I started down the AI rabbit hole two years ago. Looking back, I never felt like I was studying — I was having fun. To me, AI was simply much cooler than most things at work or at school. It was real-life science fiction, and I felt like I was binge-watching good TV.
Artificial Intelligence should not be intimidating. You don’t need programming skills, textbooks, or research papers to grasp how AI is transforming the way we work, socialize and innovate. Becoming AI-literate is easy. More importantly, it is fun. Thankfully, it can also be free.
Some of the best AI knowledge I picked up came from videos. If you want to step into the wide world of AI without learning how to code, I will lay out a video road map that you can use. You can pick and choose what you watch. You don’t need prior knowledge of AI or computer science. You don’t even need your wallet. All you need is curiosity and the willingness to be entertained.
Time: 5 hours (30–45 min per episode)
The Age of AI is a YouTube Original TV series released in late 2019. The first season consists of 8 episodes and is narrated by Robert Downey Jr., a.k.a. Tony Stark/Iron Man. He’s clearly the perfect person to teach us how AI and future tech will change our lives.
YouTube creating a show about AI should tell you how quickly AI is going mainstream. So yeah, don’t get left behind. Other people might think you’re old-fashioned or uncool. You might even be met with ‘OK Boomer’ comments well before your time, and that’s no fun at all.
All eight episodes are highly entertaining, easy to understand, and packed with examples of how AI is improving our world. You’ll see how AI will help 3D print buildings on Mars, prevent famine & war, diagnose & cure illness, augment humans, and even search for aliens.
You can watch the episodes that interest you, but be warned, you will probably watch them all.
Time: ~4.5 hours of video content
OK, so you enjoyed The Age of AI on YouTube. You may also have questions about AI terminology and the basic ideas behind things like machine learning and computer vision. That Age of AI may have provided you with an ‘AI skeleton’ but you may now want to put some meat on those bones.
The video-based AI for Everyone course on Coursera really helped me with this. You can complete the course for free unless you want the certificate. The instructor, Andrew Ng, is a heavyweight in AI research circles. He also co-founded Coursera, was the founding lead of Google Brain, Chief Scientist at Baidu, and teaches at Stanford, among other pursuits. Learning AI from him is like getting guitar lessons from Jimi Hendrix.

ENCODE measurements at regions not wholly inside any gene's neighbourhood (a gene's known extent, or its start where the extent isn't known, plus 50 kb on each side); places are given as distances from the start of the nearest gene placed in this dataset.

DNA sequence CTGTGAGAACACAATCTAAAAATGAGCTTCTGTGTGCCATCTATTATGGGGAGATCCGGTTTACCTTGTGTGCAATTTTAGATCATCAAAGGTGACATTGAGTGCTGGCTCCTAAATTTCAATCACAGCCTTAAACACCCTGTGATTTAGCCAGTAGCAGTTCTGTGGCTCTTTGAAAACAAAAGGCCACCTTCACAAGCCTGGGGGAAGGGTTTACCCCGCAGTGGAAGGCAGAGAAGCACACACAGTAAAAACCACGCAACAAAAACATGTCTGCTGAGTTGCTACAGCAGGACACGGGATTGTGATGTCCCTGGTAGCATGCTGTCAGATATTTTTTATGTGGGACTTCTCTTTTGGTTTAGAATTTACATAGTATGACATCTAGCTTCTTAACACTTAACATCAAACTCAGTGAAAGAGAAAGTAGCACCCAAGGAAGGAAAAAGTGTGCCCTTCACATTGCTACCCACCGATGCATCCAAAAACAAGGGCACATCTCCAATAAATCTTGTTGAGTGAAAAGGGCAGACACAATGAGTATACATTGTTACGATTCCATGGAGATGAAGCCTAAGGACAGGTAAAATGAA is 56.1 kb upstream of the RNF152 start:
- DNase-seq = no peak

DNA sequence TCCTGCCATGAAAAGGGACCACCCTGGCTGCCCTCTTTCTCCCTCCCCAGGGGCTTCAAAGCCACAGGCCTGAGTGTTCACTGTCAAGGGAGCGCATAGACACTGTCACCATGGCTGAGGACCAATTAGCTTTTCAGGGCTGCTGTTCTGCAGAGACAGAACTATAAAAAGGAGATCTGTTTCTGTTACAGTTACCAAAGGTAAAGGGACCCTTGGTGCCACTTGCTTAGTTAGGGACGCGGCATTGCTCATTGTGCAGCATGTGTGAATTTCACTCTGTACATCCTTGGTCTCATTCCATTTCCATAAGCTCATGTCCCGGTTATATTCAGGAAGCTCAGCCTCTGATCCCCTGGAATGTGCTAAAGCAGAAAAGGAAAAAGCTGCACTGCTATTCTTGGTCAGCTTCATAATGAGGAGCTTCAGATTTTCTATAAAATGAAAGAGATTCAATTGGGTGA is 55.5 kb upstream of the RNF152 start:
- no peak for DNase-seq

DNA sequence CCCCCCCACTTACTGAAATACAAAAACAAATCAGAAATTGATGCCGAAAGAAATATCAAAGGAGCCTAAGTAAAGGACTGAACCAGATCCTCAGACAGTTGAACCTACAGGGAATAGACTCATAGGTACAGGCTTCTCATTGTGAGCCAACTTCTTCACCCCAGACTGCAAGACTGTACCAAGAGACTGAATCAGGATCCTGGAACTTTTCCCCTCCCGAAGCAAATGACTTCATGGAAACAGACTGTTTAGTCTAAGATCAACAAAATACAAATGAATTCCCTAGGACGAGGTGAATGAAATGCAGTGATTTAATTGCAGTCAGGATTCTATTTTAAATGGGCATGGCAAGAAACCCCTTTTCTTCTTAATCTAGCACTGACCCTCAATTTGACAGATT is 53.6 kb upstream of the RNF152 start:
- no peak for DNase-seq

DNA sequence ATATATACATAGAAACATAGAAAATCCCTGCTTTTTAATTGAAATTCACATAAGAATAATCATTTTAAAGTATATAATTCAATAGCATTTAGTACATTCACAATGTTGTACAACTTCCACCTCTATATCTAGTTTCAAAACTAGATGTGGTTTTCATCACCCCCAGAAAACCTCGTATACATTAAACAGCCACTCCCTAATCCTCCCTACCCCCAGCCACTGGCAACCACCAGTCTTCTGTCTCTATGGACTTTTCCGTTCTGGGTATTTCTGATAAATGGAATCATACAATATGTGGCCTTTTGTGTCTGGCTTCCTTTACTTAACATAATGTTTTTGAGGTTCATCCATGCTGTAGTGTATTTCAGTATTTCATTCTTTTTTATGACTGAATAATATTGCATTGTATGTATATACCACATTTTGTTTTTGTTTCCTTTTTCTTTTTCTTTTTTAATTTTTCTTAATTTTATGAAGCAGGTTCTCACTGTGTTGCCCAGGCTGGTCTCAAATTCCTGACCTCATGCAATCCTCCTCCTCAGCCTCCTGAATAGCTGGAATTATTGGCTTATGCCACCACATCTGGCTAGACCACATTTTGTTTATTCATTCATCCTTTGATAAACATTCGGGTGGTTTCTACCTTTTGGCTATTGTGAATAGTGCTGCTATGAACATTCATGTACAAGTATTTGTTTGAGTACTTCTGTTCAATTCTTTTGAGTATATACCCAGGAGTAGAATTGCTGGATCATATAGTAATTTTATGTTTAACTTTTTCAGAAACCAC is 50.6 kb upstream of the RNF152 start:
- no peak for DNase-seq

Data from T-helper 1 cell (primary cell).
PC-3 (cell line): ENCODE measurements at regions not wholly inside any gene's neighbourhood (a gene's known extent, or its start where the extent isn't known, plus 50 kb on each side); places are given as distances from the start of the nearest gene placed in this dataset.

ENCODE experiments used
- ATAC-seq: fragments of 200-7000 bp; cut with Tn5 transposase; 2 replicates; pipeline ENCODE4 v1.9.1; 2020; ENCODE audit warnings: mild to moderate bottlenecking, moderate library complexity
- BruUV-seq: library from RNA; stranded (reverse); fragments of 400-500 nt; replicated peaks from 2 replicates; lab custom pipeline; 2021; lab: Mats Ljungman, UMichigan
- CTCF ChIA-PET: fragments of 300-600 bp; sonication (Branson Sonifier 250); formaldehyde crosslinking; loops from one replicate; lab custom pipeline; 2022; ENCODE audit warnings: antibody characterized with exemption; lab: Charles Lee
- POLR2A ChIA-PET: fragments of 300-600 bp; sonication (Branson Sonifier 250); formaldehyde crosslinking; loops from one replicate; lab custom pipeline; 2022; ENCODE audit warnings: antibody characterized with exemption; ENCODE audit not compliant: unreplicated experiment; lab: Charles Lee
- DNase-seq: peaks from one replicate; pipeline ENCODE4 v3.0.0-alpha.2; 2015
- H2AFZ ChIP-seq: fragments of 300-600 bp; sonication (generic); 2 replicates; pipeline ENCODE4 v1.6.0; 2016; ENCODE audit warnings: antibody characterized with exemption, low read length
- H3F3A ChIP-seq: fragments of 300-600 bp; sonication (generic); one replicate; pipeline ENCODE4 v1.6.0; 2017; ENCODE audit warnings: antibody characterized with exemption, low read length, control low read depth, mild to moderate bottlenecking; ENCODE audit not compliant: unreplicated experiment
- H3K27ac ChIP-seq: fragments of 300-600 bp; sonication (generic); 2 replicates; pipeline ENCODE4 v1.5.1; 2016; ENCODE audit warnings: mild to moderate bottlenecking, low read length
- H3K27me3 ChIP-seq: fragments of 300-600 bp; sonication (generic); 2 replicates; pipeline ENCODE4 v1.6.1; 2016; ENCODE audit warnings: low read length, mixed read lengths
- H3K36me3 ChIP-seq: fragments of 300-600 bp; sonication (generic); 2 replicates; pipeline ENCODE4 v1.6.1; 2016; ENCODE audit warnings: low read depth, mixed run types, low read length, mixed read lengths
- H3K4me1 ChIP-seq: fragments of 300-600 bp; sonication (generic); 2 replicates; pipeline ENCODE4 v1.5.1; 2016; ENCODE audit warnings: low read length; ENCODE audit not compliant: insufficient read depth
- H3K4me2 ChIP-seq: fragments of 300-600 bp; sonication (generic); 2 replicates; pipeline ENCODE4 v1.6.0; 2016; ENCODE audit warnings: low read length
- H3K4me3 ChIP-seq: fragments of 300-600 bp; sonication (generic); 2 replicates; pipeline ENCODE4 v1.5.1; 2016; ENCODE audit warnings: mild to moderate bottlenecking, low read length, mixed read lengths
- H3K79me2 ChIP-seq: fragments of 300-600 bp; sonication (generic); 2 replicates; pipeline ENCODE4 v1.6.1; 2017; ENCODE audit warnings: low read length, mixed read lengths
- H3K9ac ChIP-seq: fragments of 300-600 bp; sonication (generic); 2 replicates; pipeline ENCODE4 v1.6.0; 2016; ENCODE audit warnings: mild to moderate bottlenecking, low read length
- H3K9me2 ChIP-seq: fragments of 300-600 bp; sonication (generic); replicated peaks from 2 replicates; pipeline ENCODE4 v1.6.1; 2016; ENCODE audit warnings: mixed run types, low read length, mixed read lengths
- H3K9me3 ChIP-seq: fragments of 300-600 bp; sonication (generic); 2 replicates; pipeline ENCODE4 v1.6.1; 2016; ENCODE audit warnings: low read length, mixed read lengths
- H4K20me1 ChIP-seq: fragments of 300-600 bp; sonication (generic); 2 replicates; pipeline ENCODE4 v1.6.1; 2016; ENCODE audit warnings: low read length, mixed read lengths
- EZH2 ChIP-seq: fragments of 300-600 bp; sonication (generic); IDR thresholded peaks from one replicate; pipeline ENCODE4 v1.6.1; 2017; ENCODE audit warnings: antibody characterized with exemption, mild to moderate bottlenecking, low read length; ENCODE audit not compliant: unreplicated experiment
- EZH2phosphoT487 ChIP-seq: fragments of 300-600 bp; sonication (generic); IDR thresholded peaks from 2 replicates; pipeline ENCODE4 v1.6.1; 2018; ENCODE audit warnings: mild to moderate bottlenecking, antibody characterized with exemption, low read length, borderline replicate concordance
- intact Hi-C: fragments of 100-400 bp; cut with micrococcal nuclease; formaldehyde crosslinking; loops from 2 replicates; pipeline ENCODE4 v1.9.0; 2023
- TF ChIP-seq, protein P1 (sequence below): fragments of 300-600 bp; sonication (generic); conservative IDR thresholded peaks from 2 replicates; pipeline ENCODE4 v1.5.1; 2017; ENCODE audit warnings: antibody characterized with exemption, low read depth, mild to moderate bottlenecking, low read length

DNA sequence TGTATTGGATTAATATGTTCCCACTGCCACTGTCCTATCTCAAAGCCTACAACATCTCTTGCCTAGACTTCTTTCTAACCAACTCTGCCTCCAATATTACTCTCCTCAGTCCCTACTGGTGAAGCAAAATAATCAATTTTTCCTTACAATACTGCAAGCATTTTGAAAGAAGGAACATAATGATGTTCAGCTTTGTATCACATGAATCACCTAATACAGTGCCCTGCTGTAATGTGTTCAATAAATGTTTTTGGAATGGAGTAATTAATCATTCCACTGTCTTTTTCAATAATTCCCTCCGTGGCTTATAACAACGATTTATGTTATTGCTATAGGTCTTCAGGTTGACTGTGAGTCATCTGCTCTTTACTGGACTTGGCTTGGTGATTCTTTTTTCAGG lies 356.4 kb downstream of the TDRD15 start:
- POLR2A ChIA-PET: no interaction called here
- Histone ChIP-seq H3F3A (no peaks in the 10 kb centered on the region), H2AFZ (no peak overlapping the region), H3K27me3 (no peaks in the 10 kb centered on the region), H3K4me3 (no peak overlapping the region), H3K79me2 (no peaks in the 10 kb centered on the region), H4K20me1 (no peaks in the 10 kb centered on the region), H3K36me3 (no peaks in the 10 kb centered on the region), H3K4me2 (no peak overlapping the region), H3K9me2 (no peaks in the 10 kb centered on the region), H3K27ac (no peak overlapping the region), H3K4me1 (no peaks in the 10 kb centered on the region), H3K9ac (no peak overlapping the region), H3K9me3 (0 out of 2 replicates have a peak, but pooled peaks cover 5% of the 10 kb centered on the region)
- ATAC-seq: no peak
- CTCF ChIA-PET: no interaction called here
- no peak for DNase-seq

The course requires no prior knowledge of AI or programming. It is organized as a 4 week course but only has 5 hours’ worth of content. The course focuses on the business side of AI, so if you’re not interested in this, feel free to stick to weeks 1 and 4.
Week 1 (What is AI) provides a foundation. It introduces machine learning using simple examples, talks about the importance of data for machine learning, and demystifies AI terms such as deep learning.
Week 2 (Building AI projects) talks about how machine learning projects are organized and staffed, and how to choose AI projects.
Week 3 (Building AI in your company) gives you an introduction to popular AI products such as smart speakers and self-driving cars. It talks about how companies can approach AI and outlines branches of AI such as computer vision and natural language processing.
Week 4 (AI in Society) explores how AI will impact the world around us. It looks at how to prevent discrimination and bias in AI algorithms in corporate hiring or bank lending, for example. It also considers the impact AI will have on jobs and developing economies.
Time: 1 hour (~30 min per episode)
Elon Musk, Tesla CEO and the real-life Tony Stark, sat down for a 2-part podcast with AI researcher Lex Fridman. Both episodes are fun and easy to follow.
Part 1 focuses on Tesla’s self-driving technology. Tesla cars have the world’s best self-driving ability. Their lead is so big that it’s not even close. This self-driving capability is powered by neural networks and computer vision, and Musk discusses this at length. A recurring theme is that self-driving cars are far safer than cars with human drivers. Musk also mentions Artificial General Intelligence (AGI), or machines that can do anything a human can do, but with superhuman ability.
Part 2 touches on some super interesting topics. Musk talks about possible AI futures and the need to regulate AI before it harms humanity. We also hear about another Musk venture, Neuralink, and the goal of augmenting the human brain with technology.
There are many TED Talks about AI. Some of them look to the future while others are highly relevant to present day.
Deepfakes — AI-generated images and videos that can look like real people — is a something that we will see a lot of very soon. Some applications will be positive, such as computer-generated images of human models for use in advertising and marketing. Other applications will be sinister, such as fake news where Deepfake videos show world leaders saying things they never actually said.
We will soon face the daily challenge of determining (or guessing) which video or image is fake or real. This TED Talk on deepfakes and how to spot them is a great way to understand the topic and start the conversation.
Congratulations! You can now talk about AI at a party without making your fellow guests hate the host for inviting you. Trust me, it is not easy.
What next? That’s entirely up to you. There are plenty of free AI courses on Coursera, edX, and the like. If you are interested in ‘big picture’ AI and how the American and Chinese approach to AI looks like, I recommend reading ‘AI Superpowers’ by Kai-Fu Lee. Now that you’ve started, I’m sure you can find other material on your own.